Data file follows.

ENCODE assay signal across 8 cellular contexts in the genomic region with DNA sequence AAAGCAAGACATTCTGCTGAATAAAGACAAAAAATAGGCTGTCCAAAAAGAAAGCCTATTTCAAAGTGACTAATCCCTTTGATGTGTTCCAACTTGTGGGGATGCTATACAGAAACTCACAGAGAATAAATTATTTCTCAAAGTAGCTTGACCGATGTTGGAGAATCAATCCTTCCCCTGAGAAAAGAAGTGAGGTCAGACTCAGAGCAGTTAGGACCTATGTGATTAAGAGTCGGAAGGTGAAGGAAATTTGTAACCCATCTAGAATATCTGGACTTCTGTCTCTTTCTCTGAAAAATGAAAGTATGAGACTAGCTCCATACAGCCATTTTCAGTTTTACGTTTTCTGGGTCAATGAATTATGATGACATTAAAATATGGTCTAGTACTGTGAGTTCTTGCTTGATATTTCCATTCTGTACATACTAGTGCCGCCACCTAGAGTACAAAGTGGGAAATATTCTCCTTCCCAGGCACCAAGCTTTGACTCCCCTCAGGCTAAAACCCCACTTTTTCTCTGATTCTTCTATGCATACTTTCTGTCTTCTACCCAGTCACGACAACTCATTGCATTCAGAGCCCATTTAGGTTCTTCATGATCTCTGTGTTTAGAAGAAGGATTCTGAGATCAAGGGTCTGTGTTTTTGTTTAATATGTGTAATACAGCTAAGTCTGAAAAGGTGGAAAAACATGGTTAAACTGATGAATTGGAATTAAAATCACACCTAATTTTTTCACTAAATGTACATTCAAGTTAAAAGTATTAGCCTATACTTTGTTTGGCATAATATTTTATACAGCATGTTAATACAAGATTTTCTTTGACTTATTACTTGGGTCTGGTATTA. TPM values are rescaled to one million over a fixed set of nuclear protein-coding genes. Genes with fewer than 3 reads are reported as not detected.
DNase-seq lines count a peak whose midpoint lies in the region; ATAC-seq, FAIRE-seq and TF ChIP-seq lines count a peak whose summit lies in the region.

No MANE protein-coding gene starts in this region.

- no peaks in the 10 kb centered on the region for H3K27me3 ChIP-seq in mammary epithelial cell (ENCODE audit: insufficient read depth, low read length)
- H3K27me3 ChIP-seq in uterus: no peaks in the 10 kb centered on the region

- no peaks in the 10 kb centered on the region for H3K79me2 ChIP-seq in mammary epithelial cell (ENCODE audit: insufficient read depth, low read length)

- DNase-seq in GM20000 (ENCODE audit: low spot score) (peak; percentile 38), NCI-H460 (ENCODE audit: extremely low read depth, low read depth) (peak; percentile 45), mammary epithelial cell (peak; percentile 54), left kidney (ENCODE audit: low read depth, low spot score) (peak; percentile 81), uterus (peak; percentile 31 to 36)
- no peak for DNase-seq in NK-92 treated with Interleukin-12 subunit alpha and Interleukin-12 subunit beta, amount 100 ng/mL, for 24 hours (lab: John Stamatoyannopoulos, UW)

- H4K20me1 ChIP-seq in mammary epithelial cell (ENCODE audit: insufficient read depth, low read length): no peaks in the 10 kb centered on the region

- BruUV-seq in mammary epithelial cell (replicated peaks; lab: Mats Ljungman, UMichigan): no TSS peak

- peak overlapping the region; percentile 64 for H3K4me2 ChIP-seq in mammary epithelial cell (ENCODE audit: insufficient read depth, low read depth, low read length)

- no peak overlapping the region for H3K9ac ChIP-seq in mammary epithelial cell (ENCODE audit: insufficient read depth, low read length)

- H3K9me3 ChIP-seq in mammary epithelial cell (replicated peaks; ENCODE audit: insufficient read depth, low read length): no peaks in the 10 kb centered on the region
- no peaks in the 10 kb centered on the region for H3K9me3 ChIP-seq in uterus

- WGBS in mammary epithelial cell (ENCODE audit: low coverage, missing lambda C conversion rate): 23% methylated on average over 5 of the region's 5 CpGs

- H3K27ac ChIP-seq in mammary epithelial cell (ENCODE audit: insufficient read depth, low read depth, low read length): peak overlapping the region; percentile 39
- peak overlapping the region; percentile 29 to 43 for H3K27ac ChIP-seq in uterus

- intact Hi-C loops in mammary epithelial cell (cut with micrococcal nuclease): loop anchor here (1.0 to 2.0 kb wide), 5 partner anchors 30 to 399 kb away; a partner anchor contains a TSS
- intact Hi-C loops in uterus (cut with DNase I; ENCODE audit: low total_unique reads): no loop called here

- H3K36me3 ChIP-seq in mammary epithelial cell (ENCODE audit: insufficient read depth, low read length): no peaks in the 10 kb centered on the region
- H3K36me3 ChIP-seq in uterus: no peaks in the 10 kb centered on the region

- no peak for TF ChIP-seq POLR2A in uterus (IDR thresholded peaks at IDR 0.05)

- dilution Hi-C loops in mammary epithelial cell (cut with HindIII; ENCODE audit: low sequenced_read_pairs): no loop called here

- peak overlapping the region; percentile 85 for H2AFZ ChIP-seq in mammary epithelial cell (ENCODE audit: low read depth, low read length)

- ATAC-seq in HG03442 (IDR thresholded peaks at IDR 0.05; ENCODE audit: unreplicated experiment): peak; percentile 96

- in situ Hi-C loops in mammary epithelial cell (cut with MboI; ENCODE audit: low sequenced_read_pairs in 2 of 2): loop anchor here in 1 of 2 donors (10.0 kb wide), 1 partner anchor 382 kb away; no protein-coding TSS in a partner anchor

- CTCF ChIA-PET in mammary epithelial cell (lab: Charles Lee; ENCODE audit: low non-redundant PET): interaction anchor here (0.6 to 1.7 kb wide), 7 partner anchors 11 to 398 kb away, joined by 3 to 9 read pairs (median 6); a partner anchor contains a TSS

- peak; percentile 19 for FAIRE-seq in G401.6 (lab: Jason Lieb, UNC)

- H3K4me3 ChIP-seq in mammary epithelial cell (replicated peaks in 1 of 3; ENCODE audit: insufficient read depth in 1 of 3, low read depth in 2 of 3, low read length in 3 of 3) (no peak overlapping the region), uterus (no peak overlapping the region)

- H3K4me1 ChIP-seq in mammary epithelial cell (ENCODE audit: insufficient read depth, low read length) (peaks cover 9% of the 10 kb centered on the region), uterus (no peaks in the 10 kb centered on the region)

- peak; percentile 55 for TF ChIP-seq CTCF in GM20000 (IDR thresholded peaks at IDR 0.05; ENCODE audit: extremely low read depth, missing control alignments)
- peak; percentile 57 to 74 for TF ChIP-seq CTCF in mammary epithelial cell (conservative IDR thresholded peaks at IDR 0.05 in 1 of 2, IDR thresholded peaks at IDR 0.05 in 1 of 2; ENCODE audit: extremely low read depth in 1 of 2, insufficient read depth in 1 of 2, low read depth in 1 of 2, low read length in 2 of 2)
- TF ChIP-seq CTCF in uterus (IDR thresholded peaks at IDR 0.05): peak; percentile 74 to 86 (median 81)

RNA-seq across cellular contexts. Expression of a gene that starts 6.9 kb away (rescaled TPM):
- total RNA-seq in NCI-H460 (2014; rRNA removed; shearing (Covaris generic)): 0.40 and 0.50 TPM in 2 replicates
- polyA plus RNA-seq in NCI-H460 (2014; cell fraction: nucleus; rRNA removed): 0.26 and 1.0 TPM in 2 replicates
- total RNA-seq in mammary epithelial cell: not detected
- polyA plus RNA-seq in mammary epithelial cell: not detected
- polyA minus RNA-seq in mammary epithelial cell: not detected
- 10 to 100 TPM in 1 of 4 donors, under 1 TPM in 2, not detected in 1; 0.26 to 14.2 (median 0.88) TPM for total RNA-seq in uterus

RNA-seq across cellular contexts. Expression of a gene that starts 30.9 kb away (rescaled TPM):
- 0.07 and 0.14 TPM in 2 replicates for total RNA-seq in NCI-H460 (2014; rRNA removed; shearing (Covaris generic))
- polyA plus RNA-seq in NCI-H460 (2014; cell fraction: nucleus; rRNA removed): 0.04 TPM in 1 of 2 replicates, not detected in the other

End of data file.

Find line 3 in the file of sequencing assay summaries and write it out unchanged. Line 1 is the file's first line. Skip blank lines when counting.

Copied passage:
No MANE protein-coding gene starts in this region.